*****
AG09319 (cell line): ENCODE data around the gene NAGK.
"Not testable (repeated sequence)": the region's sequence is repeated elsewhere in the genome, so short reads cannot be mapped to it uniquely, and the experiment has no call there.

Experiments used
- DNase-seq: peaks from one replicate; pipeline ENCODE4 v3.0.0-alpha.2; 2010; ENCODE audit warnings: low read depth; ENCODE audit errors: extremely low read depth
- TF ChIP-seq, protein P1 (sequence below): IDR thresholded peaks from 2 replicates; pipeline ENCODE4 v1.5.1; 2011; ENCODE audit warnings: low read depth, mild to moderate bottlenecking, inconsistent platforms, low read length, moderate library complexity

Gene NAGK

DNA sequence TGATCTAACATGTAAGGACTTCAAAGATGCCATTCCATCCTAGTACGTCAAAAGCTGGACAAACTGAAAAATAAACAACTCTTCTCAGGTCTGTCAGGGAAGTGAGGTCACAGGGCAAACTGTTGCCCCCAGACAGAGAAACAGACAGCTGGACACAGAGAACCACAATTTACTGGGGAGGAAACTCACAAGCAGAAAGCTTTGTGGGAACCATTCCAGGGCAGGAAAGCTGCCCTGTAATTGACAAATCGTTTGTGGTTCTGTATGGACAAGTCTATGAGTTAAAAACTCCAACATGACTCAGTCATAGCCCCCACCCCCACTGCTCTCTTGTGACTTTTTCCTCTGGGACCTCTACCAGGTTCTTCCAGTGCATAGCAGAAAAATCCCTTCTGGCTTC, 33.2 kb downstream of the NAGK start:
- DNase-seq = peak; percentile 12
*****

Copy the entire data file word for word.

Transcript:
AG09319 (cell line): ENCODE data around the gene NAGK.
"Not testable (repeated sequence)": the region's sequence is repeated elsewhere in the genome, so short reads cannot be mapped to it uniquely, and the experiment has no call there.

Experiments used
- DNase-seq: peaks from one replicate; pipeline ENCODE4 v3.0.0-alpha.2; 2010; ENCODE audit warnings: low read depth; ENCODE audit errors: extremely low read depth
- TF ChIP-seq, protein P1 (sequence below): IDR thresholded peaks from 2 replicates; pipeline ENCODE4 v1.5.1; 2011; ENCODE audit warnings: low read depth, mild to moderate bottlenecking, inconsistent platforms, low read length, moderate library complexity

Gene NAGK

DNA sequence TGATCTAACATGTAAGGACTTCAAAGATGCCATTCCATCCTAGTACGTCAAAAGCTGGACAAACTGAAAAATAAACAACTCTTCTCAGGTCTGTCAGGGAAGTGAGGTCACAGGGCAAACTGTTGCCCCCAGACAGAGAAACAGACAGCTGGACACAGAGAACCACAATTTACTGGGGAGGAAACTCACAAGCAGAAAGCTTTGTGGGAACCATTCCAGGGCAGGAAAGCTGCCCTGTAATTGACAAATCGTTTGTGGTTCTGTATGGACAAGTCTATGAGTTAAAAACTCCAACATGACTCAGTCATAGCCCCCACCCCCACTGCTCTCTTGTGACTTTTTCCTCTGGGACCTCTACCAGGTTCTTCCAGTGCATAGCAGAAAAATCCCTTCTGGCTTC, 33.2 kb downstream of the NAGK start:
- DNase-seq = peak; percentile 12